Moderate Activity and Arthritis

Mild mannered Clark Kent strikes again. An article in the LA Times today, “Walk now to walk through arthritis later” details how steady moderate activity, specifically walking, can reduce the long-term effects of osteoarthritis. You don’t need to exercise to excess to be taking care of your health.

As always, I encourage you to click through and read the article for yourself. It’s full of good information and solid health science. The article quickly cuts to the chase:

While it may seem counterintuitive to move more when moving hurts, the new study suggests about one hour of walking per day, at an average pace of 100 steps per minute, may be the perfect dose to ward off the debilitating effects of osteoarthritis.

…White and colleagues set out to determine if the benefits of exercise could be achieved not just through regimented exercise programs, but through unstructured activities around the home and office. To do this, they used pedometers similar to the now ubiquitous Nike FitBit or Jawbone UP to tally participants’ daily steps. The researchers published their findings last week in the journal Arthritis Care & Research.

“I thought, heck, we have numbers for everything else — cholesterol, blood pressure — why can’t there be a number for the physical activity targets we want to hit?” White said.

An average pace of about 100 steps per minute works out to somewhere in the vicinity of walking 3 MPH. That’s actually a reasonably quick pace, not one that someone who isn’t a practiced walker will be able to do right away. I know it was a pace I had to work up to when I decided to learn how to walk. Even so, if you are able to walk for any length of time, you can work up to that time and pace.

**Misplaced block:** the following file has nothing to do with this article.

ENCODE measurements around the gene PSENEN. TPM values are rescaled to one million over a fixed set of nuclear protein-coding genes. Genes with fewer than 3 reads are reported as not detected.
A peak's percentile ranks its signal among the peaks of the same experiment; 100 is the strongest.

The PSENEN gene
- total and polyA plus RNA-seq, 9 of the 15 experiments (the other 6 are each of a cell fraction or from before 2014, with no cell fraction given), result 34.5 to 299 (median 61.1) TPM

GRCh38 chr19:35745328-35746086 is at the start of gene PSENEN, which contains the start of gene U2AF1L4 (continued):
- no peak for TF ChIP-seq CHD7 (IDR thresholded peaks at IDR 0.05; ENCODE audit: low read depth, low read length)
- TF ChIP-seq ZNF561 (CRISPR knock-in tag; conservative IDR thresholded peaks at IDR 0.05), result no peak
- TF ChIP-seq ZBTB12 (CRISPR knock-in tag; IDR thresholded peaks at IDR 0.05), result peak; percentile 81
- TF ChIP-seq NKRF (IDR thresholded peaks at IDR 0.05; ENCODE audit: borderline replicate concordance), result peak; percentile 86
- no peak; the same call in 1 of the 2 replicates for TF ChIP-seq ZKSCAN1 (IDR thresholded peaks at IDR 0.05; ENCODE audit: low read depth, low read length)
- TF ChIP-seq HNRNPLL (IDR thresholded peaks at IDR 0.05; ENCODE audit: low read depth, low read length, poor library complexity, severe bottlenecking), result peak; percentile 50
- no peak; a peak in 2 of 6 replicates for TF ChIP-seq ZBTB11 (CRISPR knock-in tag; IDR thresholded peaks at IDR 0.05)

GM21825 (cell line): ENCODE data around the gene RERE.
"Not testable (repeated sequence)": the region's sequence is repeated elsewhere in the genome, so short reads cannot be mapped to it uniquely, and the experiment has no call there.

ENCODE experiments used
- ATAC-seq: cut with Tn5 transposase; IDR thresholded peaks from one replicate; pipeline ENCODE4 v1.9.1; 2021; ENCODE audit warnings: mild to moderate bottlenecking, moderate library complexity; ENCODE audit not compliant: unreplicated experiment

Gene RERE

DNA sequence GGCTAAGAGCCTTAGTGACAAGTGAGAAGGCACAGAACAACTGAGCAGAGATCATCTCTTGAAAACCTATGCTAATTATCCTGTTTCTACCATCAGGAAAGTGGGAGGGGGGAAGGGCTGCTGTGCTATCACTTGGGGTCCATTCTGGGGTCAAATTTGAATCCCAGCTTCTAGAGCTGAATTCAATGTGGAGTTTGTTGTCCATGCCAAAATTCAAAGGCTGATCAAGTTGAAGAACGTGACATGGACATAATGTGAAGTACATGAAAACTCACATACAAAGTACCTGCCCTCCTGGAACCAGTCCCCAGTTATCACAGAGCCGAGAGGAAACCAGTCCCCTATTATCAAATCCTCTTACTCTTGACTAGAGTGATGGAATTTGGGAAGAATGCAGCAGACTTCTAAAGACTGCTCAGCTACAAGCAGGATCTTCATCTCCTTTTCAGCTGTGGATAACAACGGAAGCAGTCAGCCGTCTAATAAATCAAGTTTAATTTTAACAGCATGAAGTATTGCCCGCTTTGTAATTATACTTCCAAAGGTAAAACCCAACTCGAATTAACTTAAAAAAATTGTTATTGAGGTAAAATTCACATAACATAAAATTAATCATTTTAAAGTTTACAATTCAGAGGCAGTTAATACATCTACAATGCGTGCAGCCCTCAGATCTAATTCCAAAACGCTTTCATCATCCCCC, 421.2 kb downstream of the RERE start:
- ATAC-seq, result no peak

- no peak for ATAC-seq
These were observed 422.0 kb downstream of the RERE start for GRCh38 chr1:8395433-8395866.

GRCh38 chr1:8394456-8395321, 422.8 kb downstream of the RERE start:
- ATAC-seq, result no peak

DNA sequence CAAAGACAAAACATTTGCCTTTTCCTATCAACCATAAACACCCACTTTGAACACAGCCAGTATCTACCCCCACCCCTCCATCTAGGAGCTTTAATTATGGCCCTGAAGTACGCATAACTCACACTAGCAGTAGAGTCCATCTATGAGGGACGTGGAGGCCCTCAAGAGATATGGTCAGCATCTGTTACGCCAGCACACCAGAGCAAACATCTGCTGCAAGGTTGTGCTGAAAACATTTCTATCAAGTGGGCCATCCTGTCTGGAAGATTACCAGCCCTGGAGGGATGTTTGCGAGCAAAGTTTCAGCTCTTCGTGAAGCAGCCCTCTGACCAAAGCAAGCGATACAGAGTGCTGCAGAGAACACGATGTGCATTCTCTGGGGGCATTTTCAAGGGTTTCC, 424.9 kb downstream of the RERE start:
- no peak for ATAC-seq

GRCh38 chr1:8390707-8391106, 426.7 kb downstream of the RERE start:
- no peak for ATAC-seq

Not everyone can walk like that, of course. My mother couldn’t. She had rheumatoid arthritis from a young age (24) and the pain of walking like that would have been too much. We also lived in a rural area with narrow, twisty roads, ditches instead of sidewalks, and crazy drivers zooming around way too quickly. It would have been dangerous to be out, especially in the dark, wet northwest winters.

For people who do live in walkable areas or who can get to such a place, now you have a study that shows how some regular, moderate activity done on a regular basis will provide you with yet more healthy results. Improving personal health and comfort doesn’t take heroic efforts (indeed, you’ll probably be more comfortable after a walk than a jog), but it does take a little attention and a bit of effort. If it was effortless, well, none of us would be sitting around reading blogs, would we?

The results of the study were pretty impressive (emphasis added):

For two years, the researchers tracked a group of adults in Alabama and Iowa who ranged in age from 50 to 79. Although some had signs of osteoarthritis at the start, none had problems with everyday activities like going to work, cooking dinner, or walking faster that [sic] 2 miles per hour — the speed needed to safely cross a neighborhood street, which scientists used as a cutoff for healthy performance.